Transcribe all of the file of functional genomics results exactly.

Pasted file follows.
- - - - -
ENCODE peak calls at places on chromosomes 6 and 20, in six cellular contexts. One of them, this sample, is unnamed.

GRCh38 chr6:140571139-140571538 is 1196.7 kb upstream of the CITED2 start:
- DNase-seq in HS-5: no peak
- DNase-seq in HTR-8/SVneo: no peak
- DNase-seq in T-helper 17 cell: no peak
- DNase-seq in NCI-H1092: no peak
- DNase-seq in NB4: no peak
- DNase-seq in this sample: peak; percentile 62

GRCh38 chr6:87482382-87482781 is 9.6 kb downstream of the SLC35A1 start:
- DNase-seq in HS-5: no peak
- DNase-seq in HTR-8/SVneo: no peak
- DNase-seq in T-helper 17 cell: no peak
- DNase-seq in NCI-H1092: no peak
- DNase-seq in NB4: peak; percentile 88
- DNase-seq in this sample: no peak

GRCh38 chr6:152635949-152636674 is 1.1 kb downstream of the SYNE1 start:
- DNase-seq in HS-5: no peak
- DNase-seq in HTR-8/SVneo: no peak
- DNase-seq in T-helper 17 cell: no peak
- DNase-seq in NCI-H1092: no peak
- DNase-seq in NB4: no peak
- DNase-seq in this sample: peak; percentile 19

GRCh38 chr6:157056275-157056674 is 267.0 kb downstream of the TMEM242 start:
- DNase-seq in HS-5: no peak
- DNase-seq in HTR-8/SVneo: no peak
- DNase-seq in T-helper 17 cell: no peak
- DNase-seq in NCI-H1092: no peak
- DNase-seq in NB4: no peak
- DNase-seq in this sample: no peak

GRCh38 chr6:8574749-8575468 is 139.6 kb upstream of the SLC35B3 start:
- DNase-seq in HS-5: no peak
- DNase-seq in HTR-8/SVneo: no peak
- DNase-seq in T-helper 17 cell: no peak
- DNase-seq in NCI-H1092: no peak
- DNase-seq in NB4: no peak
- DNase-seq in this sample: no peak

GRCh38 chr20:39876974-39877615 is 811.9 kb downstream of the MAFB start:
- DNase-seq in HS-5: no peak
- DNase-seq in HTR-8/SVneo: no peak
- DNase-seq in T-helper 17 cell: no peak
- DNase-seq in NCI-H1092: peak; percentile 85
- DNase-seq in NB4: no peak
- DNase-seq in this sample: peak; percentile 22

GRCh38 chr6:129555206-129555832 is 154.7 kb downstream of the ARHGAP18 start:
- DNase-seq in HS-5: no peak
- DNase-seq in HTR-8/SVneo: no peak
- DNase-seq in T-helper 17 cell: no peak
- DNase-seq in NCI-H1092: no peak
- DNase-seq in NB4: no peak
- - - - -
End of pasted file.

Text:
ENCODE peak calls at places on chromosomes 6 and 20, in six cellular contexts. One of them, this sample, is unnamed.

GRCh38 chr6:140571139-140571538 is 1196.7 kb upstream of the CITED2 start:
- DNase-seq in HS-5: no peak
- DNase-seq in HTR-8/SVneo: no peak
- DNase-seq in T-helper 17 cell: no peak
- DNase-seq in NCI-H1092: no peak
- DNase-seq in NB4: no peak
- DNase-seq in this sample: peak; percentile 62

GRCh38 chr6:87482382-87482781 is 9.6 kb downstream of the SLC35A1 start:
- DNase-seq in HS-5: no peak
- DNase-seq in HTR-8/SVneo: no peak
- DNase-seq in T-helper 17 cell: no peak
- DNase-seq in NCI-H1092: no peak
- DNase-seq in NB4: peak; percentile 88
- DNase-seq in this sample: no peak

GRCh38 chr6:152635949-152636674 is 1.1 kb downstream of the SYNE1 start:
- DNase-seq in HS-5: no peak
- DNase-seq in HTR-8/SVneo: no peak
- DNase-seq in T-helper 17 cell: no peak
- DNase-seq in NCI-H1092: no peak
- DNase-seq in NB4: no peak
- DNase-seq in this sample: peak; percentile 19

GRCh38 chr6:157056275-157056674 is 267.0 kb downstream of the TMEM242 start:
- DNase-seq in HS-5: no peak
- DNase-seq in HTR-8/SVneo: no peak
- DNase-seq in T-helper 17 cell: no peak
- DNase-seq in NCI-H1092: no peak
- DNase-seq in NB4: no peak
- DNase-seq in this sample: no peak

GRCh38 chr6:8574749-8575468 is 139.6 kb upstream of the SLC35B3 start:
- DNase-seq in HS-5: no peak
- DNase-seq in HTR-8/SVneo: no peak
- DNase-seq in T-helper 17 cell: no peak
- DNase-seq in NCI-H1092: no peak
- DNase-seq in NB4: no peak
- DNase-seq in this sample: no peak

GRCh38 chr20:39876974-39877615 is 811.9 kb downstream of the MAFB start:
- DNase-seq in HS-5: no peak
- DNase-seq in HTR-8/SVneo: no peak
- DNase-seq in T-helper 17 cell: no peak
- DNase-seq in NCI-H1092: peak; percentile 85
- DNase-seq in NB4: no peak
- DNase-seq in this sample: peak; percentile 22

GRCh38 chr6:129555206-129555832 is 154.7 kb downstream of the ARHGAP18 start:
- DNase-seq in HS-5: no peak
- DNase-seq in HTR-8/SVneo: no peak
- DNase-seq in T-helper 17 cell: no peak
- DNase-seq in NCI-H1092: no peak
- DNase-seq in NB4: no peak